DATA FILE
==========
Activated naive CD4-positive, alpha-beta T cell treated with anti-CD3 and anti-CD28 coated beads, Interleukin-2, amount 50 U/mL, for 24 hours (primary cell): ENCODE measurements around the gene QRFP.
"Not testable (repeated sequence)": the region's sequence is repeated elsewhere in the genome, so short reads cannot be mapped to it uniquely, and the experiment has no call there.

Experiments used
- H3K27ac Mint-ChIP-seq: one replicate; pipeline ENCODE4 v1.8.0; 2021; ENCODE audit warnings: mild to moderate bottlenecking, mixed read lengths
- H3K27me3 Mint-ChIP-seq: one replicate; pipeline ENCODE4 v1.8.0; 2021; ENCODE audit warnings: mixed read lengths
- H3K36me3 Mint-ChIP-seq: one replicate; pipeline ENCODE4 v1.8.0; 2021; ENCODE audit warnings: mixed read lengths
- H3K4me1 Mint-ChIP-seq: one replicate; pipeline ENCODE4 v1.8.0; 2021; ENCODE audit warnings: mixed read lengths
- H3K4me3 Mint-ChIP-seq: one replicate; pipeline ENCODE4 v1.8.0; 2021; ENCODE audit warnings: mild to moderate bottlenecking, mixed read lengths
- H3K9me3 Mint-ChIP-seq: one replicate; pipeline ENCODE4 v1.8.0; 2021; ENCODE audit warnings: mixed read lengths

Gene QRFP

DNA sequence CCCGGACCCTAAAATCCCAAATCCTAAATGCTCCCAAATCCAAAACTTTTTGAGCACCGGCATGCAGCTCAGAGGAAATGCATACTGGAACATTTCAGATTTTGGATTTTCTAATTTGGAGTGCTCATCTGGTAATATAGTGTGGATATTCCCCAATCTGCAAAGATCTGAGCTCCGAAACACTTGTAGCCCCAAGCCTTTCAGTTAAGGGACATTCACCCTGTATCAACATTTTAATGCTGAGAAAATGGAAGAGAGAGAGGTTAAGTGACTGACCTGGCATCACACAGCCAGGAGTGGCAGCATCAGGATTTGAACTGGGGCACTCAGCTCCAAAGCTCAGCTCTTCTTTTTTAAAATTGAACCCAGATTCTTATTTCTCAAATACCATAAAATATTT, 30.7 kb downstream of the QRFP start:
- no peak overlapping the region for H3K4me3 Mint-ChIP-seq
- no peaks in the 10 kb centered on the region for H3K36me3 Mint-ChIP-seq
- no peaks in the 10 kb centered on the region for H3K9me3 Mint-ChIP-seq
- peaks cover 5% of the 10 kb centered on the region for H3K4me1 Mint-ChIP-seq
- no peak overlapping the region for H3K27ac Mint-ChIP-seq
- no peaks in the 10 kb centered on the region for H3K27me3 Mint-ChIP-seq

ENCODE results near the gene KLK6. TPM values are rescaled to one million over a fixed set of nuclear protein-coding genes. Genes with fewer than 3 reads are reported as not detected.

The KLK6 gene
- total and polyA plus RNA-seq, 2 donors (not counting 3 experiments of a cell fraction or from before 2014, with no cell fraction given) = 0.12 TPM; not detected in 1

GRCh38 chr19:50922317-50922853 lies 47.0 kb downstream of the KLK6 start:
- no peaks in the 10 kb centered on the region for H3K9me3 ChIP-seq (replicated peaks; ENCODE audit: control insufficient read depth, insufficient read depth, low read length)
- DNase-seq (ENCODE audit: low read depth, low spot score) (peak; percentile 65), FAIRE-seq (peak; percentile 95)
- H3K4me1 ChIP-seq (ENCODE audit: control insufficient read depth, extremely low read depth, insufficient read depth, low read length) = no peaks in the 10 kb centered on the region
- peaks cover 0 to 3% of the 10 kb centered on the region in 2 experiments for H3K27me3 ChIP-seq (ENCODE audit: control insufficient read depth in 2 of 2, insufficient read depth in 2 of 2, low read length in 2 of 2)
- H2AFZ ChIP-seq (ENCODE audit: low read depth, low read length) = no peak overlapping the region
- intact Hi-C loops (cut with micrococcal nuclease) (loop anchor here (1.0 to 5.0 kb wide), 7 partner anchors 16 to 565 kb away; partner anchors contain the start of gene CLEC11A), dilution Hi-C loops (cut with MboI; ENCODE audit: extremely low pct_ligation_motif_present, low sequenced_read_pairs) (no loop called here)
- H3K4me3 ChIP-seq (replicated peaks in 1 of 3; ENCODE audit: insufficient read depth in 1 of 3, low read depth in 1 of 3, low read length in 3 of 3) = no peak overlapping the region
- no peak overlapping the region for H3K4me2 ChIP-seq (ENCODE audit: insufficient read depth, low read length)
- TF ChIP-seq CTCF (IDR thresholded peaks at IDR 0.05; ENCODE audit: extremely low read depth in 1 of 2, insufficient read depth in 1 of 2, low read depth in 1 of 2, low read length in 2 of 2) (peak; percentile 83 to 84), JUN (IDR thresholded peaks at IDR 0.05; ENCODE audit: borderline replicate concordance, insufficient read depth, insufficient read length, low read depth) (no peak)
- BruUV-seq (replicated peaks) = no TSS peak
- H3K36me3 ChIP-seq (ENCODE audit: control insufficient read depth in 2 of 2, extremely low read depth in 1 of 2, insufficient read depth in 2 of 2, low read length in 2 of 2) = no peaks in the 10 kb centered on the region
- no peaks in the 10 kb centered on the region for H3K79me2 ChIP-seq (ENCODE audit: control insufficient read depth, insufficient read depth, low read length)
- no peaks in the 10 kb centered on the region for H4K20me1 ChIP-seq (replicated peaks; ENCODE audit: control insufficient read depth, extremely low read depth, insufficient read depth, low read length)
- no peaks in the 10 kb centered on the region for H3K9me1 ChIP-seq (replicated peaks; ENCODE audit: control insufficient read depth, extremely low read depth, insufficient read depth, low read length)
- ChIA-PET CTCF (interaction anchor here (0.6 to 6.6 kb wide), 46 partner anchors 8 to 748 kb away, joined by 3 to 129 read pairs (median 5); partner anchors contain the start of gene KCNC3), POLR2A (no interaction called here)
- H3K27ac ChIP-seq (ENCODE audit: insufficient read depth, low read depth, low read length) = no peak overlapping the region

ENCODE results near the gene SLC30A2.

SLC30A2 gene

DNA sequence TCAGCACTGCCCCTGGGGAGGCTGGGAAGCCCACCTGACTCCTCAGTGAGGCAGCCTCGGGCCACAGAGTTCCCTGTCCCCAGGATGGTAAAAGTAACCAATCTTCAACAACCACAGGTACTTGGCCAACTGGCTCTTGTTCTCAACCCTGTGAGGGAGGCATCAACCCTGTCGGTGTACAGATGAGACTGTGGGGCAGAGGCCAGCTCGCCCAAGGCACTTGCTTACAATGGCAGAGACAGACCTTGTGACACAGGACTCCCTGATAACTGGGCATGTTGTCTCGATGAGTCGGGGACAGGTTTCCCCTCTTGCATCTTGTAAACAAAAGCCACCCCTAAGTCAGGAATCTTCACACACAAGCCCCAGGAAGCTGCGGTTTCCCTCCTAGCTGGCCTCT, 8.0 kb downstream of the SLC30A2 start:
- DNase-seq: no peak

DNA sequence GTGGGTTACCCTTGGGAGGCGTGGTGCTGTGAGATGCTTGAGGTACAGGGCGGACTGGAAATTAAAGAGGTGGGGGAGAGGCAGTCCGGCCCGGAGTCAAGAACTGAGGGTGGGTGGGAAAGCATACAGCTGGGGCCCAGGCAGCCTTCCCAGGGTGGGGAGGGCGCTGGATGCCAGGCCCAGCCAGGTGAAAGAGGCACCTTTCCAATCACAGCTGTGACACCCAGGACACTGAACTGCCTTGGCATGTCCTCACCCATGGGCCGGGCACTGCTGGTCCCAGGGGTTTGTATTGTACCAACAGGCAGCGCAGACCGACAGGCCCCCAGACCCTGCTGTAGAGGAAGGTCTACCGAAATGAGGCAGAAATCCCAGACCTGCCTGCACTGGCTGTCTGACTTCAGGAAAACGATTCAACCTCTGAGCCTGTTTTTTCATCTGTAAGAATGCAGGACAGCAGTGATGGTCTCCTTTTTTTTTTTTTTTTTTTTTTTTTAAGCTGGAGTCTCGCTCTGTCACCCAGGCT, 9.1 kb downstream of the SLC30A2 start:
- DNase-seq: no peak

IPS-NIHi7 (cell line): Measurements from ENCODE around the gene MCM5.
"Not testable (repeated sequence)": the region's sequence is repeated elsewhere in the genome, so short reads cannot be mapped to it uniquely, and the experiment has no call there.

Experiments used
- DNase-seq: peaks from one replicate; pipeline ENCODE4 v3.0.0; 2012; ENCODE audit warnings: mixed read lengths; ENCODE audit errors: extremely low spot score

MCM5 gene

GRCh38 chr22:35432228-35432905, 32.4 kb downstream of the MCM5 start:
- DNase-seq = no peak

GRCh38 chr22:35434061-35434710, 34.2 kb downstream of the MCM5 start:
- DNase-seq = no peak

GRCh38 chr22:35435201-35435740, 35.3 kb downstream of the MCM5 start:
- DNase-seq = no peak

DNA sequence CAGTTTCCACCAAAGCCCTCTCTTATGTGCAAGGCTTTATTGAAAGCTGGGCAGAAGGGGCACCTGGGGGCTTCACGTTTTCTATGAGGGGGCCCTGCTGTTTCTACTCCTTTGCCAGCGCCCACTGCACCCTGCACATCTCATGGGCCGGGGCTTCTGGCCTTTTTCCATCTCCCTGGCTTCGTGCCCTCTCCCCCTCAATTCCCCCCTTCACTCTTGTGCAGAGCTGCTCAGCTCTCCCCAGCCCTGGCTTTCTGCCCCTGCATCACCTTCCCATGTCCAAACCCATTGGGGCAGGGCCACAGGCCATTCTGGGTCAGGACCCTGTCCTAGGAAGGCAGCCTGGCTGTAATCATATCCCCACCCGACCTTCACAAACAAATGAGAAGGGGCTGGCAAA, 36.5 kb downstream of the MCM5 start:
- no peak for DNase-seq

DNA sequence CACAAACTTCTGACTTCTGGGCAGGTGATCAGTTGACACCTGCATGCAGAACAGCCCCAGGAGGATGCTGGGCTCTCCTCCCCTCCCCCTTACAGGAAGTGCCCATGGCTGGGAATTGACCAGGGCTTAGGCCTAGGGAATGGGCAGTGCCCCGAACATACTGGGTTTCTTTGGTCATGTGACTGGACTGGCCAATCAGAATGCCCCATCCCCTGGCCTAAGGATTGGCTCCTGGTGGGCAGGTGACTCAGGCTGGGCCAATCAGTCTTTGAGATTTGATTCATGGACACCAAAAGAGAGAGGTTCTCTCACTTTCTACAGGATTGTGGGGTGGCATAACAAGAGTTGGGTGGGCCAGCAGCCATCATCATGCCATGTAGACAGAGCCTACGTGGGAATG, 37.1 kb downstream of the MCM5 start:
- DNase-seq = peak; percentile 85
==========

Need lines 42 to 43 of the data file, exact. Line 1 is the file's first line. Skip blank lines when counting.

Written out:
DNA sequence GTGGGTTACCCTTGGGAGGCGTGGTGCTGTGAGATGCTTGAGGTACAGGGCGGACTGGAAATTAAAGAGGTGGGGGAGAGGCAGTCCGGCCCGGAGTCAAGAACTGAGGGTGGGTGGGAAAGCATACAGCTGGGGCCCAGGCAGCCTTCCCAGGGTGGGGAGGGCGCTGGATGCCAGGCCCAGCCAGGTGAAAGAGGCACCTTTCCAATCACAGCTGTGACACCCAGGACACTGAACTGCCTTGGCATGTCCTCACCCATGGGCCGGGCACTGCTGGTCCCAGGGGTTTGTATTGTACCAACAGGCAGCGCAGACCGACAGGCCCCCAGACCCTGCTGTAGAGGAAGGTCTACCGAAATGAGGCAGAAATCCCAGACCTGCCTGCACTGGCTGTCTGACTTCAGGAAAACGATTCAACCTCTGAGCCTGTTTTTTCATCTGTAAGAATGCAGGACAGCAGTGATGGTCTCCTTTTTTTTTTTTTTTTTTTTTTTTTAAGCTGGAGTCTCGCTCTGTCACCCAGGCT, 9.1 kb downstream of the SLC30A2 start:
- DNase-seq: no peak